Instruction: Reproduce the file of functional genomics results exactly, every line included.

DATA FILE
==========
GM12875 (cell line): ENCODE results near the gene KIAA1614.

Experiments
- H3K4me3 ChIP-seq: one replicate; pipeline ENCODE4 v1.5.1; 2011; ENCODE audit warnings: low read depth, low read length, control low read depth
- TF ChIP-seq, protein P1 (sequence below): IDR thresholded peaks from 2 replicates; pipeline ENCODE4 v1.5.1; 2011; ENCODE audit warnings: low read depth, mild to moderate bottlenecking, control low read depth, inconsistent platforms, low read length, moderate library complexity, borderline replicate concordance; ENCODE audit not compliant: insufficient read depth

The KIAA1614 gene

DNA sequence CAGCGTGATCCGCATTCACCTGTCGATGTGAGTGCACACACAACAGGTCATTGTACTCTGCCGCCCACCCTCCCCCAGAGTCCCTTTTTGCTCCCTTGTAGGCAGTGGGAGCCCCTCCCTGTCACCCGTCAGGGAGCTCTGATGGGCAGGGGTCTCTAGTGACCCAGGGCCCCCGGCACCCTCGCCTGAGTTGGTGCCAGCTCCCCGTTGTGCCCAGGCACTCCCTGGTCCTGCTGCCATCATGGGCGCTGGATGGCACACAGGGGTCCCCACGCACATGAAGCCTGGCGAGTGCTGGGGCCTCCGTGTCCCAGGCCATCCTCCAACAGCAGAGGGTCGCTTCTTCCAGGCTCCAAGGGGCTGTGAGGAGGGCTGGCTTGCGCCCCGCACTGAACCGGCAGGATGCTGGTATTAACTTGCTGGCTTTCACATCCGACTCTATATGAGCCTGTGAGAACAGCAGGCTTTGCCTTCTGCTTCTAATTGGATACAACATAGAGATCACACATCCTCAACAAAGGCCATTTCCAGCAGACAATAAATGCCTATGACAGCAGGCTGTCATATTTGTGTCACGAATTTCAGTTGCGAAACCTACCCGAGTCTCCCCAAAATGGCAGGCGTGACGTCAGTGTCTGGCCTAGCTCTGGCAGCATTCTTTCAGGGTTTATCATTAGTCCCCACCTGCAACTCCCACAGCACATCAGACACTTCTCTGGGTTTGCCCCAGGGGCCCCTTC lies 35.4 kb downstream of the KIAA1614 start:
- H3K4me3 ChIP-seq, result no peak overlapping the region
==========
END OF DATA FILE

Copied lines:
GM12875 (cell line): ENCODE results near the gene KIAA1614.

Experiments
- H3K4me3 ChIP-seq: one replicate; pipeline ENCODE4 v1.5.1; 2011; ENCODE audit warnings: low read depth, low read length, control low read depth
- TF ChIP-seq, protein P1 (sequence below): IDR thresholded peaks from 2 replicates; pipeline ENCODE4 v1.5.1; 2011; ENCODE audit warnings: low read depth, mild to moderate bottlenecking, control low read depth, inconsistent platforms, low read length, moderate library complexity, borderline replicate concordance; ENCODE audit not compliant: insufficient read depth

The KIAA1614 gene

DNA sequence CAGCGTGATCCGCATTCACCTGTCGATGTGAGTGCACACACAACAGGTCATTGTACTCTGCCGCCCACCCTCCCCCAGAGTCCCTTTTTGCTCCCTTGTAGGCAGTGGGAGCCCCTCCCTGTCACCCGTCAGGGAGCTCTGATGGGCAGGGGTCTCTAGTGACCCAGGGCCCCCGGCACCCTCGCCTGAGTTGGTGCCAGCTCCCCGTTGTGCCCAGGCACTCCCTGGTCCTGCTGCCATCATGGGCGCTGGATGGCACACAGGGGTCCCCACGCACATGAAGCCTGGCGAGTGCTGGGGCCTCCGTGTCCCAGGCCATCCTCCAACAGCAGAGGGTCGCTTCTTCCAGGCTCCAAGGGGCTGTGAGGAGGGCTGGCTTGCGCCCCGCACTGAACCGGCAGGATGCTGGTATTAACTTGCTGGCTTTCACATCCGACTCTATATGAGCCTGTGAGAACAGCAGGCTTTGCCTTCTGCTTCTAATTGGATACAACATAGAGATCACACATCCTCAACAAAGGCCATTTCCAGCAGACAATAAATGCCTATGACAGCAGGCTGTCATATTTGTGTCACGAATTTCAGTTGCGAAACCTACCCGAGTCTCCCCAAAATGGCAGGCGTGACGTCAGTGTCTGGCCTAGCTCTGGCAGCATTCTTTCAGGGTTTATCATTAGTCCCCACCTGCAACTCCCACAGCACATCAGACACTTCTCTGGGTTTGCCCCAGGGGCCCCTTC lies 35.4 kb downstream of the KIAA1614 start:
- H3K4me3 ChIP-seq, result no peak overlapping the region